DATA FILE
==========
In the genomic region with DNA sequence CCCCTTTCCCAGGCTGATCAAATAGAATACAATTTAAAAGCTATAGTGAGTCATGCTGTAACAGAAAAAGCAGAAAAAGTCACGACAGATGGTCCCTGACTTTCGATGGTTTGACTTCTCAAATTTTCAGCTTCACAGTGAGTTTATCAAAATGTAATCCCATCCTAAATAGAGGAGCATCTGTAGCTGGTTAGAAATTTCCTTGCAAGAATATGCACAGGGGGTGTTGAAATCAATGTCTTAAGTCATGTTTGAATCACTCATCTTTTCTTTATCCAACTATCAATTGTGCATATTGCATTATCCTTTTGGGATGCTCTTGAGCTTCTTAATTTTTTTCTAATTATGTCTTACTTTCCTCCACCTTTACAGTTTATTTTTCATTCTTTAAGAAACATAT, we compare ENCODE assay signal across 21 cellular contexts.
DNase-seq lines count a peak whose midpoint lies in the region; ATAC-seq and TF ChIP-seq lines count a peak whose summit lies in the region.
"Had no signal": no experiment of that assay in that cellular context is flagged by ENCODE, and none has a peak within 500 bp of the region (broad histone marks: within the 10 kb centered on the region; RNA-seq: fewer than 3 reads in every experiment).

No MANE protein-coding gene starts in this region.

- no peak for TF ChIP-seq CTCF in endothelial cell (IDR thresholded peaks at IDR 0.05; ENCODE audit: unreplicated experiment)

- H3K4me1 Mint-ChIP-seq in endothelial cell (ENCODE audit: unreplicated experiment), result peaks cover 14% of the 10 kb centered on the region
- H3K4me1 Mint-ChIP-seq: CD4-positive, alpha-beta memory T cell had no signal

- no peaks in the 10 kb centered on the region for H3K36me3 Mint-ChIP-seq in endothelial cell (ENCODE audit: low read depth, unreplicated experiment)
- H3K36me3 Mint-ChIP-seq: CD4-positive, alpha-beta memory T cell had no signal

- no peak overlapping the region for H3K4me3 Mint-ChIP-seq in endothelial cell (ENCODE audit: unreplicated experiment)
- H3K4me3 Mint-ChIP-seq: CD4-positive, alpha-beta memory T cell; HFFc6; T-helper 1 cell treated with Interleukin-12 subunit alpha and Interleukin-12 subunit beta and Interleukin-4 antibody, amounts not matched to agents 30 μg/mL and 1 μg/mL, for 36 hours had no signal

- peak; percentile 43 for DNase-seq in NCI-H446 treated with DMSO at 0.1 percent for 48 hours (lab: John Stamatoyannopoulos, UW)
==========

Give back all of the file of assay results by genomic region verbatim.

In the genomic region with DNA sequence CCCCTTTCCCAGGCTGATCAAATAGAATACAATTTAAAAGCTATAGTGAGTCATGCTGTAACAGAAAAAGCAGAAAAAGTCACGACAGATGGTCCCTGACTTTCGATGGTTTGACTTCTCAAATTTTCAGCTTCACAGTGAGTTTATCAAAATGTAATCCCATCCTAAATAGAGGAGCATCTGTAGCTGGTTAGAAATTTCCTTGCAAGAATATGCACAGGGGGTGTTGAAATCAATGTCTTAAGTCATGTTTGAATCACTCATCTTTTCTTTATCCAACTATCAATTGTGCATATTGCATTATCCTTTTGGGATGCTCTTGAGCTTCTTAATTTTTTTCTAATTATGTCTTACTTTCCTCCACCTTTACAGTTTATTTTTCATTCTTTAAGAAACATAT, we compare ENCODE assay signal across 21 cellular contexts.
DNase-seq lines count a peak whose midpoint lies in the region; ATAC-seq and TF ChIP-seq lines count a peak whose summit lies in the region.
"Had no signal": no experiment of that assay in that cellular context is flagged by ENCODE, and none has a peak within 500 bp of the region (broad histone marks: within the 10 kb centered on the region; RNA-seq: fewer than 3 reads in every experiment).

No MANE protein-coding gene starts in this region.

- no peak for TF ChIP-seq CTCF in endothelial cell (IDR thresholded peaks at IDR 0.05; ENCODE audit: unreplicated experiment)

- H3K4me1 Mint-ChIP-seq in endothelial cell (ENCODE audit: unreplicated experiment), result peaks cover 14% of the 10 kb centered on the region
- H3K4me1 Mint-ChIP-seq: CD4-positive, alpha-beta memory T cell had no signal

- no peaks in the 10 kb centered on the region for H3K36me3 Mint-ChIP-seq in endothelial cell (ENCODE audit: low read depth, unreplicated experiment)
- H3K36me3 Mint-ChIP-seq: CD4-positive, alpha-beta memory T cell had no signal

- no peak overlapping the region for H3K4me3 Mint-ChIP-seq in endothelial cell (ENCODE audit: unreplicated experiment)
- H3K4me3 Mint-ChIP-seq: CD4-positive, alpha-beta memory T cell; HFFc6; T-helper 1 cell treated with Interleukin-12 subunit alpha and Interleukin-12 subunit beta and Interleukin-4 antibody, amounts not matched to agents 30 μg/mL and 1 μg/mL, for 36 hours had no signal

- peak; percentile 43 for DNase-seq in NCI-H446 treated with DMSO at 0.1 percent for 48 hours (lab: John Stamatoyannopoulos, UW)